- HERVH acts as a shield against potentially harmful transposons, also known as \”jumping genes,\” preventing damage to the genome.
- Most inner cell mass cells express HERVH, activating a protective mechanism.
- Non-committed cells, lacking HERVH expression, exhibit transposon activity, leading to DNA damage and early cell death.
- The researchers utilized human embryonic stem-cell lines to simulate these early embryonic processes.
The Concept of a \’Selection Arena\’:
- The early human embryo is described as a \’selection arena,\’ where cells expressing HERVH survive, while non-committed cells succumb to transposon-induced damage.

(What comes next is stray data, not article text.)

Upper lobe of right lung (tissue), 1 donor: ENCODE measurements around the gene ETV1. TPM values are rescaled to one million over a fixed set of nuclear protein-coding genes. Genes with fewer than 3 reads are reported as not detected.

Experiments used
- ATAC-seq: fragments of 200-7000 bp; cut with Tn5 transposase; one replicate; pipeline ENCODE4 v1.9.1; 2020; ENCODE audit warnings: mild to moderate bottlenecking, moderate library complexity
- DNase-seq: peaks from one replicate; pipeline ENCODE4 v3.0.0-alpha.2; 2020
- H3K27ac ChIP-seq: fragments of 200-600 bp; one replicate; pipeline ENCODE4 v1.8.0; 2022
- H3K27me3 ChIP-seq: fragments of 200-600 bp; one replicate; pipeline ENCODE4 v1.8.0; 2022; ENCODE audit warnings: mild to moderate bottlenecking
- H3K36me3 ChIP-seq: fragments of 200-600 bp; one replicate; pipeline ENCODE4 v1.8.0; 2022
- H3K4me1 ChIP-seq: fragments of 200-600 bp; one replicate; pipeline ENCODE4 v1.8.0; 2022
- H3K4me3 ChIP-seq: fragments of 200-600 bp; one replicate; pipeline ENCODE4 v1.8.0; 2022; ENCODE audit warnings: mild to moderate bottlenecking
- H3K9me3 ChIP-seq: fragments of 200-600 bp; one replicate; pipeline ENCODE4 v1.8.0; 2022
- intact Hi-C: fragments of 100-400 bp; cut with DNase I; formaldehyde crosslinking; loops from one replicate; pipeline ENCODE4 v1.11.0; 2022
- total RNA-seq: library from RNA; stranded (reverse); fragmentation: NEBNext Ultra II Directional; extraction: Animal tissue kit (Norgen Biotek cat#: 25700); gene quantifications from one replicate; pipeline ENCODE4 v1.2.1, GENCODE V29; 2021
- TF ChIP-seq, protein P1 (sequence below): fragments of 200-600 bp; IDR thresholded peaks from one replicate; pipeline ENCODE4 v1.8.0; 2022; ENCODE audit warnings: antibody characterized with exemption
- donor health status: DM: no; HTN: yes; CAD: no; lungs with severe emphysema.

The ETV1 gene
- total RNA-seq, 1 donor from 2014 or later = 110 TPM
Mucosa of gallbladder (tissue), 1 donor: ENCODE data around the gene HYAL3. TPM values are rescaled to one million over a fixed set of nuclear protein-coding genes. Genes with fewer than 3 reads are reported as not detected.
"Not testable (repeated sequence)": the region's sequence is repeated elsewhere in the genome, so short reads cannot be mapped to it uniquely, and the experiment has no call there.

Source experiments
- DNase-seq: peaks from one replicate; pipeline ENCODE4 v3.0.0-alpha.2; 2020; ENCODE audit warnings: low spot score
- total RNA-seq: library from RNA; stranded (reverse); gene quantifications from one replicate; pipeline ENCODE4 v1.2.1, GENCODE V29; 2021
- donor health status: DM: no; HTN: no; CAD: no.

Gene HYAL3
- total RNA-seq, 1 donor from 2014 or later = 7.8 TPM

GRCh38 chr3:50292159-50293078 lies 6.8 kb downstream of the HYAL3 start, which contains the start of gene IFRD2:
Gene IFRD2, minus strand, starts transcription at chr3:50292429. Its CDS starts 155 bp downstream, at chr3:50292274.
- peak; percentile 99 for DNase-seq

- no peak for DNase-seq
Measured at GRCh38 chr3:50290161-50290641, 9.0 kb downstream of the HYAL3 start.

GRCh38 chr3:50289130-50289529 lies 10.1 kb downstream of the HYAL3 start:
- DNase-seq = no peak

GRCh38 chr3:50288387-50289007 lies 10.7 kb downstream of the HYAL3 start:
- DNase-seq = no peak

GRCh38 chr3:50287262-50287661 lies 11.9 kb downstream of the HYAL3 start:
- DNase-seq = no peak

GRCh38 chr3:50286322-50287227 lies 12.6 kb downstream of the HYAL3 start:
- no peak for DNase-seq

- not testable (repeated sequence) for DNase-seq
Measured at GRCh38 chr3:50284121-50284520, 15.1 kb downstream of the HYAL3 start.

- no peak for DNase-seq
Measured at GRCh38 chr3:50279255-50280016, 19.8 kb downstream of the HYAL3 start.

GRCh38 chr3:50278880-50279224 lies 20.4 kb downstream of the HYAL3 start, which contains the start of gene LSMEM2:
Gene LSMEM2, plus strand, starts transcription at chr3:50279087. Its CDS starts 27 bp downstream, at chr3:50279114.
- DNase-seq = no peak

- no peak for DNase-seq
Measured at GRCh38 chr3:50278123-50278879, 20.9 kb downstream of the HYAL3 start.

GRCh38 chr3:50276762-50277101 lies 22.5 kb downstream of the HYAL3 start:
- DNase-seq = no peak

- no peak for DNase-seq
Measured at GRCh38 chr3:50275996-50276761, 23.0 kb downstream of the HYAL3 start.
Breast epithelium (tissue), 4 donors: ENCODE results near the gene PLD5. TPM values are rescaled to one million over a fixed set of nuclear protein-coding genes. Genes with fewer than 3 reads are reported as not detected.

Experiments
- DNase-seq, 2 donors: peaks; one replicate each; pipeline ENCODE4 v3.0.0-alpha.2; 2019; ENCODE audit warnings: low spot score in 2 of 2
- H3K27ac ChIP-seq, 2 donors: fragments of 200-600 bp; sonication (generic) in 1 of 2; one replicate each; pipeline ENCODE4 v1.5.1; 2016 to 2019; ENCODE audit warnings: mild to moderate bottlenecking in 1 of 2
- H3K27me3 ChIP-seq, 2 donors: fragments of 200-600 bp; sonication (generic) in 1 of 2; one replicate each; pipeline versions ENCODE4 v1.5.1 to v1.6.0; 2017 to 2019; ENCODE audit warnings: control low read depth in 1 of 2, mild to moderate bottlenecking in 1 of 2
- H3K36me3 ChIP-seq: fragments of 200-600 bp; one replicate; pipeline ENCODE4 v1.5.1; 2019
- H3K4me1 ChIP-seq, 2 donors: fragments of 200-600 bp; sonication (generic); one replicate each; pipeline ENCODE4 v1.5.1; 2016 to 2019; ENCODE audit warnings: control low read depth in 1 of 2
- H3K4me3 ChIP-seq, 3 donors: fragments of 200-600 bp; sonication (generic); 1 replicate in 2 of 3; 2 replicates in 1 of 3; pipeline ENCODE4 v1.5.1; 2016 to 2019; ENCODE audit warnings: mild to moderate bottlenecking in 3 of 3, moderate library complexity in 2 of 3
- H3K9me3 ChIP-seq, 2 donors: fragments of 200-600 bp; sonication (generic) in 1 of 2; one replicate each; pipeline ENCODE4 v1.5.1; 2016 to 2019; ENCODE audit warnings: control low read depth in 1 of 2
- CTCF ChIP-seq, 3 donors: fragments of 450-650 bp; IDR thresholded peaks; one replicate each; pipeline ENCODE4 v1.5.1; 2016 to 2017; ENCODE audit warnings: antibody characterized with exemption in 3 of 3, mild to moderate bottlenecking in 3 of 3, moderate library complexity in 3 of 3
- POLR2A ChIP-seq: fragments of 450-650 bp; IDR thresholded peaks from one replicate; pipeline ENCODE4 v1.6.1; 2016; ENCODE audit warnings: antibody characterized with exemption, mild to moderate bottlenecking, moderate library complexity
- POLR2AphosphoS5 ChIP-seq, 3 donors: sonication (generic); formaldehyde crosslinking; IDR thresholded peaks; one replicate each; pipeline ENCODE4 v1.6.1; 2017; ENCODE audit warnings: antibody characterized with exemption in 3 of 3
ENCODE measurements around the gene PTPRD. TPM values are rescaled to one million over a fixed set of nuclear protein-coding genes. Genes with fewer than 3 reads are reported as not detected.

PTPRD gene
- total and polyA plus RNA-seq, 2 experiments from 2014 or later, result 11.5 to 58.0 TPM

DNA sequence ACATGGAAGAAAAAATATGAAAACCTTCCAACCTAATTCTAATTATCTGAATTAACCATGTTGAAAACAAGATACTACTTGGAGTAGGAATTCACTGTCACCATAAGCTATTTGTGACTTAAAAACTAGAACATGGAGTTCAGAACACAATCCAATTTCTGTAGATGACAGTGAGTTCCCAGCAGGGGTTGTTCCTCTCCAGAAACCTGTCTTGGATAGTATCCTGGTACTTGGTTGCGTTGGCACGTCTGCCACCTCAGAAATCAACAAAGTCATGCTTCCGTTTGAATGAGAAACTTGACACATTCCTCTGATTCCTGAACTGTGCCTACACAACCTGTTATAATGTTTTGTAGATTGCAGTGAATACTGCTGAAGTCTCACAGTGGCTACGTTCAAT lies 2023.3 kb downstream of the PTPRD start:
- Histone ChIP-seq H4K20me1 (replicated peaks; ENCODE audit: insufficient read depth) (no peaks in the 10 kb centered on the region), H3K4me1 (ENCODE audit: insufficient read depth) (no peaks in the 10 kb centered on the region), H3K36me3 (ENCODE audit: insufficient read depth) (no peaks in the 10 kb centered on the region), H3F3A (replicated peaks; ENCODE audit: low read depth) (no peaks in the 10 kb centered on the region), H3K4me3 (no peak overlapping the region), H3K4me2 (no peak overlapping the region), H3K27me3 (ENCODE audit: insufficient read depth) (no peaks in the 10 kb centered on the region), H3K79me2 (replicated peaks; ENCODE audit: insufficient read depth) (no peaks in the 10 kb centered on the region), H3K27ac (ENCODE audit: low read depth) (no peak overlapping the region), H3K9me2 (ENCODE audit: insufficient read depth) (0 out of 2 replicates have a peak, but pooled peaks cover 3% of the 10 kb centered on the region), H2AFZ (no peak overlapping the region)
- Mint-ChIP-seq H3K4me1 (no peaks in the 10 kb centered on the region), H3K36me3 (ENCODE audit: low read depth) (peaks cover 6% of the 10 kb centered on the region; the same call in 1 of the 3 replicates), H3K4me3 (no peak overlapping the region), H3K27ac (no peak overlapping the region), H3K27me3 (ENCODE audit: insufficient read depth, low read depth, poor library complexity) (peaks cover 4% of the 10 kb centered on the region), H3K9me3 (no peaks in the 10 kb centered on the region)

- The interplay between HERVH expression and transposon activity becomes a coordinated game, determining the survival or elimination of specific cells.
Insights into Placenta Formation:
- Cells forming the placenta also exhibit transposon activity, albeit without HERVH expression.
- Despite lacking protective mechanisms, these placental cells are more tolerant of transposons.
- The tolerance of transposon activity in placental cells comes at a cost, as these cells differ from other cells in the baby.
- The placenta, discarded after childbirth, incurs minimal cost to the overall organism.
Role of HERVH in Pluripotency:
- HERVH\’s role in pluripotency carries significant implications for regenerative medicine.
- The study suggests potential connections between transposon activity, embryo fitness, and applications in infertility treatment and in-vitro fertilization.